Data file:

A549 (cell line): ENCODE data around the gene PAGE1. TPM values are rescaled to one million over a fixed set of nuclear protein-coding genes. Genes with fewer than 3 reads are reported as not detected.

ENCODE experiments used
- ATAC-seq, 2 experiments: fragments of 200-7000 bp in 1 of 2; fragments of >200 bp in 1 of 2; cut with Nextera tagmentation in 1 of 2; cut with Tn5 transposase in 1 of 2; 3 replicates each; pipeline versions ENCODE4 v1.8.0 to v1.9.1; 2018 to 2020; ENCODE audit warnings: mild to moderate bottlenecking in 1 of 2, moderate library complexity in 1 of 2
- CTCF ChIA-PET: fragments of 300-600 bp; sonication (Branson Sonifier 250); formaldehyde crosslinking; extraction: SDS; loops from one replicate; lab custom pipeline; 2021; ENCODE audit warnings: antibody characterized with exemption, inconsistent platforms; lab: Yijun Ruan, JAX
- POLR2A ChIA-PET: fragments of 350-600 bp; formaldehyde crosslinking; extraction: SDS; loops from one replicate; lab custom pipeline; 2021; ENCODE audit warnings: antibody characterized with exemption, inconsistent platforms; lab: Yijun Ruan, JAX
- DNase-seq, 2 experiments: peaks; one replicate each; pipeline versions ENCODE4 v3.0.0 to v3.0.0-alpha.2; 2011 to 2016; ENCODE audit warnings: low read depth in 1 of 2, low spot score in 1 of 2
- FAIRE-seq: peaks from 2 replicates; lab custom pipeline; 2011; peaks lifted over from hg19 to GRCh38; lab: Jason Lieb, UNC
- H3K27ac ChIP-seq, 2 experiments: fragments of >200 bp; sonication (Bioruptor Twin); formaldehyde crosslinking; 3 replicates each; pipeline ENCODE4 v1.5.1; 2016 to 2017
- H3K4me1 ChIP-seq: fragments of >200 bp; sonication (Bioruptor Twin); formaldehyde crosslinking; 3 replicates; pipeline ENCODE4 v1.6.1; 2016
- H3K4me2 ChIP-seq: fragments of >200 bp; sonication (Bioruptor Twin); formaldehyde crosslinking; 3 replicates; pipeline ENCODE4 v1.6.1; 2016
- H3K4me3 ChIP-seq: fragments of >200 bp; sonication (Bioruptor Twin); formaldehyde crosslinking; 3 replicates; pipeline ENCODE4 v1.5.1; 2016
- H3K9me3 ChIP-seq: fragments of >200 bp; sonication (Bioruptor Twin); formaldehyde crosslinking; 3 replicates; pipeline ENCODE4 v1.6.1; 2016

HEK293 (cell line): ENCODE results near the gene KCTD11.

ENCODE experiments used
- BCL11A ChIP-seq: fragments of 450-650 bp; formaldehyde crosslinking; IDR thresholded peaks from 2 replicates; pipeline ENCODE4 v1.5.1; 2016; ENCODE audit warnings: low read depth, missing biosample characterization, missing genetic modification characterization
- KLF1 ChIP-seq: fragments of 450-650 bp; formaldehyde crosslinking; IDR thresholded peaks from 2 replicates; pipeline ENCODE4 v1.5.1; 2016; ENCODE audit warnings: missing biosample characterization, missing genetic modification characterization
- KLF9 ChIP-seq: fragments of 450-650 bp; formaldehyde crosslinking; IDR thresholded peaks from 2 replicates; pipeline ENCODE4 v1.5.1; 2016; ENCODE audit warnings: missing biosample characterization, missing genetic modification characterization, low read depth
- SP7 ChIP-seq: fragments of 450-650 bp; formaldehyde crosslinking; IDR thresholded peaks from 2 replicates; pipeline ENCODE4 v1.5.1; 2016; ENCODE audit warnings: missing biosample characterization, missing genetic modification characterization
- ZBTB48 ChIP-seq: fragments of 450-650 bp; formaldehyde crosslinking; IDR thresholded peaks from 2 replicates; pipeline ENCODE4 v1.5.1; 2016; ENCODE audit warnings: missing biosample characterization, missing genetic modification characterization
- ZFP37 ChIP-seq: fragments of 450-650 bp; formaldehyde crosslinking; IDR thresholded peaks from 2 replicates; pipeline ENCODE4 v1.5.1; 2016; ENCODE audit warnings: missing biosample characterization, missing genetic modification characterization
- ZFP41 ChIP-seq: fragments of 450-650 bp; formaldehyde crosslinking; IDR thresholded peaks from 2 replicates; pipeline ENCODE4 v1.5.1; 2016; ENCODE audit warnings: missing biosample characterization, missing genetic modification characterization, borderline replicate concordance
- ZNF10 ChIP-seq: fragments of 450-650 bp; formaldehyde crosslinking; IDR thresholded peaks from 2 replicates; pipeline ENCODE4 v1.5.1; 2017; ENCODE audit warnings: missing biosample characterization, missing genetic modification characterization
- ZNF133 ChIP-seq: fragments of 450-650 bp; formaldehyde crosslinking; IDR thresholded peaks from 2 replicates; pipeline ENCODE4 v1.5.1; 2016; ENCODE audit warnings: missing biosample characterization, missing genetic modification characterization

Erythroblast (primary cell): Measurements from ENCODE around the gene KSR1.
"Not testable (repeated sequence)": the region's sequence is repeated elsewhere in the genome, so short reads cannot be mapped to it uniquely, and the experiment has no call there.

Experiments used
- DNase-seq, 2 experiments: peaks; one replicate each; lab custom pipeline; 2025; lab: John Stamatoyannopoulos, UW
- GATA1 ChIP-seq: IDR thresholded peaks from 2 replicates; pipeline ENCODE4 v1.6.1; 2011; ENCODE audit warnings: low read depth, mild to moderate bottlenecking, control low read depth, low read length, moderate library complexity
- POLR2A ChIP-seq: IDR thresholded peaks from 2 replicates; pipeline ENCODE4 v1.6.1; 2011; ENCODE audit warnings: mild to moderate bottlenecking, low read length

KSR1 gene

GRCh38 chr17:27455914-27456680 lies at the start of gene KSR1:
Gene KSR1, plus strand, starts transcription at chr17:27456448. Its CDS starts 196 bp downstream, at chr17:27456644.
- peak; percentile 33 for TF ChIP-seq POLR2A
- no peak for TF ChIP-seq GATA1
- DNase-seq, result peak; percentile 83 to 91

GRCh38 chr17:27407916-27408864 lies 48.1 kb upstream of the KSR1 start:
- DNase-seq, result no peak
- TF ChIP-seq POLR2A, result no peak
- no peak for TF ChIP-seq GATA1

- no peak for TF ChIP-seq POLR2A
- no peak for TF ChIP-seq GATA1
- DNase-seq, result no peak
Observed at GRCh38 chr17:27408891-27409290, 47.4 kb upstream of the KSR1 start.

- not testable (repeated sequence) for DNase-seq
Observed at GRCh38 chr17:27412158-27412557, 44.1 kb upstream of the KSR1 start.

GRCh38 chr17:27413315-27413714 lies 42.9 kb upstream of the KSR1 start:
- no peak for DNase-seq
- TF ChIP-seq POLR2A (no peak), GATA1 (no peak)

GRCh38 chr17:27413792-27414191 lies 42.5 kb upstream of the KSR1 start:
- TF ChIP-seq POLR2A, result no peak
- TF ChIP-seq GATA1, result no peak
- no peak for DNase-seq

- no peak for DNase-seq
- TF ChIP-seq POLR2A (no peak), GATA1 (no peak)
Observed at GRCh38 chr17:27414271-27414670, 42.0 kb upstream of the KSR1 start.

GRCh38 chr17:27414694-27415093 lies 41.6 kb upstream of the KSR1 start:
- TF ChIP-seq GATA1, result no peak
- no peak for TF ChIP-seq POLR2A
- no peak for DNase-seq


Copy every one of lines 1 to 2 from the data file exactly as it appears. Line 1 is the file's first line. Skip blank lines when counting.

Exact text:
A549 (cell line): ENCODE data around the gene PAGE1. TPM values are rescaled to one million over a fixed set of nuclear protein-coding genes. Genes with fewer than 3 reads are reported as not detected.

ENCODE experiments used